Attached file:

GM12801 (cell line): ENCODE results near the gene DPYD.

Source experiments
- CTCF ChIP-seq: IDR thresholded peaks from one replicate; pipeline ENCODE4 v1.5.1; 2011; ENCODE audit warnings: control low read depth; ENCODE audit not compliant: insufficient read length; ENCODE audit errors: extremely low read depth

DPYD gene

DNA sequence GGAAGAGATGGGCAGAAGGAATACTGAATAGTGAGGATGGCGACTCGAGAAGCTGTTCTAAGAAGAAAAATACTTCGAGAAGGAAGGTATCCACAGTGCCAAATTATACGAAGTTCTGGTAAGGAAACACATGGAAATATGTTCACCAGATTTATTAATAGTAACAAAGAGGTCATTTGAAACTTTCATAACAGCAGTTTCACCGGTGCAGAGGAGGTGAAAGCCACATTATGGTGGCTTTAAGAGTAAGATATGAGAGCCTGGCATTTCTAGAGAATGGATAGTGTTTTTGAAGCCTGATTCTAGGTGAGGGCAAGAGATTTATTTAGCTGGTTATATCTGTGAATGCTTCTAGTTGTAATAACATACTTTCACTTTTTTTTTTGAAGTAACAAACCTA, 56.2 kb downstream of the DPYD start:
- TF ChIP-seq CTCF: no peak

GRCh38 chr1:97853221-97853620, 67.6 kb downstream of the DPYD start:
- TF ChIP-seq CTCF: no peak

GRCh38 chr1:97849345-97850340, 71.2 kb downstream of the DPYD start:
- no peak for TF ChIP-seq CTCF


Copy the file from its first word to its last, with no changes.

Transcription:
GM12801 (cell line): ENCODE results near the gene DPYD.

Source experiments
- CTCF ChIP-seq: IDR thresholded peaks from one replicate; pipeline ENCODE4 v1.5.1; 2011; ENCODE audit warnings: control low read depth; ENCODE audit not compliant: insufficient read length; ENCODE audit errors: extremely low read depth

DPYD gene

DNA sequence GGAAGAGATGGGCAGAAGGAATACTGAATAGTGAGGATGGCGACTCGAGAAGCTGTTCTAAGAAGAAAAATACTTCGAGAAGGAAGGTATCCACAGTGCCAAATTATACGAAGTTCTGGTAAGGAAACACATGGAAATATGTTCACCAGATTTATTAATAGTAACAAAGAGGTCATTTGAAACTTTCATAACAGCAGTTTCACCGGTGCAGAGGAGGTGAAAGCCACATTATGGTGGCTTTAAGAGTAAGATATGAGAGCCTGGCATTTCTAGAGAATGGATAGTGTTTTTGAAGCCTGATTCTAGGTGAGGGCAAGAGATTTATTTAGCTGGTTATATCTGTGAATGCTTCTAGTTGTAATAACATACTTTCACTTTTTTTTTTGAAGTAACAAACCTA, 56.2 kb downstream of the DPYD start:
- TF ChIP-seq CTCF: no peak

GRCh38 chr1:97853221-97853620, 67.6 kb downstream of the DPYD start:
- TF ChIP-seq CTCF: no peak

GRCh38 chr1:97849345-97850340, 71.2 kb downstream of the DPYD start:
- no peak for TF ChIP-seq CTCF